A Few Good News

Tuesday, July 14, 2009 ·

How's these for a treat? Here are a few good news for consumers:


Cellphone Loads

Beginning Sunday, July 19, 2009, the shelf life of cellphone load/credits will be increased, according to the National Telecommunications Commission. This resulted from the Senate Inquiry conducted when Senate President Juan Ponce Enrile complained about the "vanishing/missing loads" from cellular phones.

Additionally, beginning July 23, spam or advertisement sms messages sent by the telecommunication companies to their subscribers will be prohibited, unless consumers subscribes first from their promos.

The new shelf life of cellphone loads are as follows:

P10 - 50: 5 to 15 days
P51 - 100: 30 days
P101 - 250: 60 days
P251 - 300: 75 days




Rent Control Act of 2009

Republic Act 9653, or the Rent Control Act of 2009, signed by President Gloria Arroyo on July 14, specifies that there should be no rental increase for one year from the time the law has been signed and approved. Also, it puts a cap of not more than 7% increase of rental fees until 2013.

It also specifies the following conditions:


The law covers all residential units in Metro Manila with a monthly rent of P1 to P10,000 and all units in urban cities with a monthly rent of P1 to P5,000.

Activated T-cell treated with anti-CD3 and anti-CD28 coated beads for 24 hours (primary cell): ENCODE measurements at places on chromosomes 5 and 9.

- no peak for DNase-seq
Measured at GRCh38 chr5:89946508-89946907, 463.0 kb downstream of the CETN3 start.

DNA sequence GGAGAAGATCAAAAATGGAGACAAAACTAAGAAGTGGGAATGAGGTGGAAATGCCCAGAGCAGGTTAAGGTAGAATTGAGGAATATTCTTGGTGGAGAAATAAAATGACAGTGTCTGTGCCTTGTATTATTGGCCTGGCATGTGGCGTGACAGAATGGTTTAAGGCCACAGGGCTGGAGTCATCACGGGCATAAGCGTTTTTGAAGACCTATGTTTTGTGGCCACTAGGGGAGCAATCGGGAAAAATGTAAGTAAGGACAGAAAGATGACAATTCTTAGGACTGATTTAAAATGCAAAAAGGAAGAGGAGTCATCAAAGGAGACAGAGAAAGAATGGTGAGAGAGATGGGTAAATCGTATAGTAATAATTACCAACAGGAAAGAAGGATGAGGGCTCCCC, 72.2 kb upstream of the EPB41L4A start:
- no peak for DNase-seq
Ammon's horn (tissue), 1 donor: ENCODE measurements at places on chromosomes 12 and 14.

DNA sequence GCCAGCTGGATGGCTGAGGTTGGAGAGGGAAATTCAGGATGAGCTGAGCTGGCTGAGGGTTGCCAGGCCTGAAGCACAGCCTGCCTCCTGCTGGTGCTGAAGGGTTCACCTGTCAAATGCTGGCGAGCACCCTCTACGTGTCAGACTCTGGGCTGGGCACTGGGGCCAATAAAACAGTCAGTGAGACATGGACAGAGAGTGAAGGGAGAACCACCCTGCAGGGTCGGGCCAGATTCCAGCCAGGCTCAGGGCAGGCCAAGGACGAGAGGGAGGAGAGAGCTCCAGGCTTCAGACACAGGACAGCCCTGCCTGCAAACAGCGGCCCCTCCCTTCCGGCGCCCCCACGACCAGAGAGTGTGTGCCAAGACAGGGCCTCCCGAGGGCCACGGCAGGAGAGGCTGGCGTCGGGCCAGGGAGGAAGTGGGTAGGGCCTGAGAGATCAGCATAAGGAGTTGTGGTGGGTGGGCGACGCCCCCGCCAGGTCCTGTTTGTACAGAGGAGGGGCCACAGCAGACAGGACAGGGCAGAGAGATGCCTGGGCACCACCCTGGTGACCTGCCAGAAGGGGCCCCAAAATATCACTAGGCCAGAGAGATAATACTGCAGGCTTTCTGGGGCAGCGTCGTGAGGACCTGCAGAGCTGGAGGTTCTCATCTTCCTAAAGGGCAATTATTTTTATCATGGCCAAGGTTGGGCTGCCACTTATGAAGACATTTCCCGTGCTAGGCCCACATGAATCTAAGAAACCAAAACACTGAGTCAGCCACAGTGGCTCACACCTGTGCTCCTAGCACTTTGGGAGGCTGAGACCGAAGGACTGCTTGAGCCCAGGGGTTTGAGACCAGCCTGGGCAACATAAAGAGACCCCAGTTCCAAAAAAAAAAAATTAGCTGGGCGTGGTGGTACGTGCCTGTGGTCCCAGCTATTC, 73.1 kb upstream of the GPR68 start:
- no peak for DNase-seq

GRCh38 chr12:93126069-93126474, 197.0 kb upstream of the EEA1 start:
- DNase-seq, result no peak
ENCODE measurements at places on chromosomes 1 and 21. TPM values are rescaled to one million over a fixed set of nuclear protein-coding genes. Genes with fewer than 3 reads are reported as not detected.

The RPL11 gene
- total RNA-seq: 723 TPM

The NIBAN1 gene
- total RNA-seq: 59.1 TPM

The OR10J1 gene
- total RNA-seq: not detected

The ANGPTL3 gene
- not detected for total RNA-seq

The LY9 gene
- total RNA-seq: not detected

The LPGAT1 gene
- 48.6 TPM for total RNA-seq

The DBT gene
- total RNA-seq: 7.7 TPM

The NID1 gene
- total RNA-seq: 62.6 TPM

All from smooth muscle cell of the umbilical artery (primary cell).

Violators face a fine of P25,000 to P50,000, or imprisonment of one month and a day up to six months, or both.

According to the law, when a unit becomes vacant, the owner may set the initial rent for the next renter. In the case of boarding houses, dormitories, rooms, and bed spaces, no increase will be imposed more than once a year.

It also says that rent will be paid in advance within the first five days of every month, or at the beginning of the lease agreement unless the contract of lease provides for a later date of payment.

It forbids the owner from demanding more than one-month advance rent and more than two-months deposit. Any interest in the deposit will be returned to the renter at the end of the lease agreement.

If the renter fails to pay rent or utility bills or destroys house property, the deposit and interest shall be forfeited in favor of the unit owner in the amount that would cover the arrears or damages.

The law prohibits the sub-leasing of the unit without the consent of the unit owner. This, together with the failure to pay rent for three months and the owner’s need to repossess the property or make necessary repairs to make it more safe and habitable, are grounds for judicial ejection.

The renter, however, cannot be ejected on grounds that the unit has been sold or mortgaged to a third person.

The unit owner may engage the renter in a rent-to-own agreement, which will be exempt from coverage of the law.



source: Inquirer.net

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